Brain Mapping by Integrated Neurotechnologies for Disease Studies

Studying the neural networks controlling higher brain functions in the marmoset, to gain new insights into information processing and diseases of the human brain.

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Multi-scale light microscopy/electron microscopy neuronal imaging from brain to synapse with a tissue clearing method, ScaleSF

The researchers have extended the applicability of tissue clearing techniques to EM. For this, they developed an ultrastructurally-preserved tissue clearing method, ScaleSF, and LM/EM dual labeling stable in the clearing protocol. Their imaging pipeline allows for deciphering brain-wide connectivity by simultaneous interrogation of the neural circuit structure and synaptic connectivity.


Distributed sensory coding by cerebellar complex spikes in units of cortical segments

With a fluorescence calcium sensor yellow cameleon, the researchers succeeded in measuring complex spike activity in over 20,000 Purkinje cells simultaneously in the mouse cerebellum. The results have shown that combining activity patterns in "olivocerebellar segments" as a whole performs distributed population coding, which represents sensory input in real-time.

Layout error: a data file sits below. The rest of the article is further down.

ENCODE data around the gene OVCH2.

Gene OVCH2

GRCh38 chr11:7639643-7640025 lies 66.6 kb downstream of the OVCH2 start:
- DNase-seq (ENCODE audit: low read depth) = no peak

Somatostatin-evoked Aβ catabolism in the brain: Mechanistic involvement of α-endosulfine-KATP channel pathway

The researchers identified a novel mechanism, by which amyloid β peptide (Aβ), a primary cause of Alzheimer’s disease (AD), is degraded in brain. This mechanism can be modified by diazoxide, a medication used to treat low blood sugar, implying a potential application of this mechanism to prevention and treatment of AD.


A genetically targeted reporter for PET imaging of deep neuronal circuits in mammalian brains

The researchers established a new method for PET imaging of the expression, chemogenetic manipulation, and intermolecular interaction of reporter proteins in the neural circuit of living animals. This technique may facilitate a broad spectrum of PET analyses of a mammalian brain circuit at molecular levels that were not previously applicable for technical reasons.


Functional and molecular characterization of a non-human primate model of autism spectrum disorder shows similarity with the human disease

In the cortex of a marmoset model of autism exposed to valproic acid in utero, genes associated with neurons and oligodendrocytes were down-regulated, and genes associated with microglia and astrocytes were up-regulated, as in human autism. However, the current major rodent models could only reproduce human autism in at most two of the four cell types of the brain. This confirms the prediction that primate autism models reproduce human autism better than rodent models by an objective method of transcriptome comparison.


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Related Projects

  • International Brain Initiative
  • Marmoset Gene Atlas
  • Brain/MINDS Data Portal

Supported by

Japan Agency for Medical Research and Development